WHILE Manila and Cebu have proven their credibility as established global outsourcing destinations, these two cities shouldn’t remain complacent, a principal of global consulting firm Tholons warned.

Vikrant Khanna cautioned the participants of the ICTBPM Conference 2014 last Tuesday of tougher competition from around the globe.

“Locations in the Philippines are sitting comfortably. It had the right kind of access to investors, but you should bear in mind the competition outside, not only in talent and market access. Investors are not in search of cheap talent but right talent,” he said.

Citing results of a study conducted by IT body Nasscom, Khanna revealed that access to talent and access to market underscore the role of locations in the global regional delivery. And while talent availability remains critical, business and environment conditions, such as fiscal incentives and business infrastructure, are gaining importance when finalizing decisions. 

Moreover, Khanna revealed that while other emerging countries have ventured into the BPM industry, he warned there will be greater requirements.

UK and Europe, put together, will outpace the US market share, which could mean there will be greater requirements, cultural differences, business to be done, and language differences, said Khanna. 

“What is happening now is that as the choices of location increase, clients will be more demanding as they build their location plan. What else can you do?”

Khanna suggested the Philippine BPM industry diversify its services portfolio and identify new areas with the right talent to fit into, given that competitors from other countries have started defining niche services and offer value propositions to new buyers. 

He noted there is now an upswing of nearshore outsourcing.

“Locations in the Philippines need to find their spot,” he said, adding that tier two and three cities in the country should evolve to provide a diverse portfolio of services.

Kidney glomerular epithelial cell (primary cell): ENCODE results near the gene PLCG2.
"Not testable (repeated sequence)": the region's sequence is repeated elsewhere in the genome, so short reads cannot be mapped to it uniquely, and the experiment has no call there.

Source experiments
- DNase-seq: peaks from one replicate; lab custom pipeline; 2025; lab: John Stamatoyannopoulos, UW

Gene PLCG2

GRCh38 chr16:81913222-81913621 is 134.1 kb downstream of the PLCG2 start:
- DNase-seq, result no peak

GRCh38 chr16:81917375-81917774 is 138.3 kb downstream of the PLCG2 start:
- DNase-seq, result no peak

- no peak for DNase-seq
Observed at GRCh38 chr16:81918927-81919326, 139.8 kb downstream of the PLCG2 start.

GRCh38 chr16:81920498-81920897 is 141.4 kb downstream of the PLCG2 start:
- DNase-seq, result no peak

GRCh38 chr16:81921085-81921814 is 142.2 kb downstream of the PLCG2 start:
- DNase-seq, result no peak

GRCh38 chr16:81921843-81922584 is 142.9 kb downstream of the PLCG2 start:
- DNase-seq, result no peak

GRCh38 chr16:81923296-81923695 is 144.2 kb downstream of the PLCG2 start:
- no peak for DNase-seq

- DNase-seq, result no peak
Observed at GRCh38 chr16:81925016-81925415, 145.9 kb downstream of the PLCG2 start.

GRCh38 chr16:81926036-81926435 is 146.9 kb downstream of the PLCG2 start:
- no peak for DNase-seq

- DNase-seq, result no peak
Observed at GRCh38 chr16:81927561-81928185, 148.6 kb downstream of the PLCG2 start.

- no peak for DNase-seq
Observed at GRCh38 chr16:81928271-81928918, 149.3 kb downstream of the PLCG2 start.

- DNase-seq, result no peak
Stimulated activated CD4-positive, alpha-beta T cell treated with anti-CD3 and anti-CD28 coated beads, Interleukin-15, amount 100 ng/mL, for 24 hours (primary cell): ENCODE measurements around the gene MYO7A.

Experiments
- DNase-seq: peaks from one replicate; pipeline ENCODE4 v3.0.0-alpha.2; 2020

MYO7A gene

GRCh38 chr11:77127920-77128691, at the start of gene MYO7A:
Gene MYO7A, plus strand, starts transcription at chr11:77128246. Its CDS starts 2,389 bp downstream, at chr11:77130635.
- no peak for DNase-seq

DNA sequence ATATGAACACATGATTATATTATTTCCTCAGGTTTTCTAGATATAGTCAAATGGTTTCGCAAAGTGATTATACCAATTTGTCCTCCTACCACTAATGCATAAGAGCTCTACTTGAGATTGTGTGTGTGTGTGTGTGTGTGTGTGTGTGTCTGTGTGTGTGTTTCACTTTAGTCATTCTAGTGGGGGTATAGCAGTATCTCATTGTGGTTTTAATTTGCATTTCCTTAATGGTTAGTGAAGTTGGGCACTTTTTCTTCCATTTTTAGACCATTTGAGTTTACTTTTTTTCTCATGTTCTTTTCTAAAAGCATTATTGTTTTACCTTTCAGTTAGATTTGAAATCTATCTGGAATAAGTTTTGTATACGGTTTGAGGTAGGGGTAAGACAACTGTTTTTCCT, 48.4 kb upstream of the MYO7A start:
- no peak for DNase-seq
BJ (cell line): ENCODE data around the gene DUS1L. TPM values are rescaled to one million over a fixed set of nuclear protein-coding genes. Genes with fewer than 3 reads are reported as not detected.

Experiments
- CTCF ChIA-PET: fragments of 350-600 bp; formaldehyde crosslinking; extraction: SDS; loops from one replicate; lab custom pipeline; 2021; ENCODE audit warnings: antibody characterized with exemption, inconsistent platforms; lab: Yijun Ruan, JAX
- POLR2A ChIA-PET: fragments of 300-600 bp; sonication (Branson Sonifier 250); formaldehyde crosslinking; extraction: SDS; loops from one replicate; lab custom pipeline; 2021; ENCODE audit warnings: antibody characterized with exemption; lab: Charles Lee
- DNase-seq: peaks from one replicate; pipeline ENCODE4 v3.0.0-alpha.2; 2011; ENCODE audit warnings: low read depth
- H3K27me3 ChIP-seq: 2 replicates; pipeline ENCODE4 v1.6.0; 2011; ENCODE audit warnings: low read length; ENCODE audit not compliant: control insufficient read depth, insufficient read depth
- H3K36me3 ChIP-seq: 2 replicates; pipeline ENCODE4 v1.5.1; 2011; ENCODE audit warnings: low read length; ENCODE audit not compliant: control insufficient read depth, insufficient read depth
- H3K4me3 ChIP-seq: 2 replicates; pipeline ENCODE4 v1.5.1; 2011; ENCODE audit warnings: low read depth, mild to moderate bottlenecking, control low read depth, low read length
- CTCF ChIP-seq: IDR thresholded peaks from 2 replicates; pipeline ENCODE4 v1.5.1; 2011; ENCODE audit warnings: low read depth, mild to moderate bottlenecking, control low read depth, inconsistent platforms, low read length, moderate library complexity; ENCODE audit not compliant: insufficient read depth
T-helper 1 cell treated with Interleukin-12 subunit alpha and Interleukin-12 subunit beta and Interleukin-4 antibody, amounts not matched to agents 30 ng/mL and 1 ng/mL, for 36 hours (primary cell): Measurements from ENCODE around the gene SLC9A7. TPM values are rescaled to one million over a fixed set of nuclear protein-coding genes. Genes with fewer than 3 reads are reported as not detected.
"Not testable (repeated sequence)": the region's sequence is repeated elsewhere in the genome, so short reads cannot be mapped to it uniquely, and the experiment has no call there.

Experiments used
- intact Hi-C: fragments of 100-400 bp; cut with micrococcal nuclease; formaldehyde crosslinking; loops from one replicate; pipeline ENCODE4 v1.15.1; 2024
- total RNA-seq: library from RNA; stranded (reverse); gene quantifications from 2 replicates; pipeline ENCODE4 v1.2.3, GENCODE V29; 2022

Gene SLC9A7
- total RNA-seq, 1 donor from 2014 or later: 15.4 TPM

“Searching for the right talent is also a global battle,” added Khanna. He said the Philippines will have to compete against other emerging locations in terms of graduates produced. The Central American cluster, for instance, has access to 700,000 graduates per year. 

Manila has risen to the second spot in Tholons’ list of top cities for outsourcing, dislodging Mumbai down to third. Other cities in the Philippines, including Davao City, Santa Rosa in Laguna and Bacolod City, all rose up the ranks, while Cebu City maintained its position at eight, according to the latest Tholons report.

Tholons ranks cities based on six parameters - scale and quality of talent; cost; business catalyst (economic profile of city); infrastructure; risks (political and social risk, risk of natural disasters); and quality of life.

According to Khanna, the changes in the global market require the Philippines to invest in people development to protect its own industry while building business to other emerging countries. He also suggests that stakeholders identify new growth opportunities beyond what is offered in the current marketplace.

He likewise encouraged industry players to expand entrepreneurship in emerging technologies to build “glocal” champions. He said introducing technology as a business should be a top priority. Startups, in particular, are catalysts for growth.

Khanna noted that the “app economy” is a new industry that is outpacing the growth of the ITBPM. This economy is expected to generate $160 billion by 2016.

While location decisions have become granular, cities also need to step up.

 “The primary role of the industry is to bring in investors to the country. Cities, on the other hand, should step up and promote aggressively,” he said.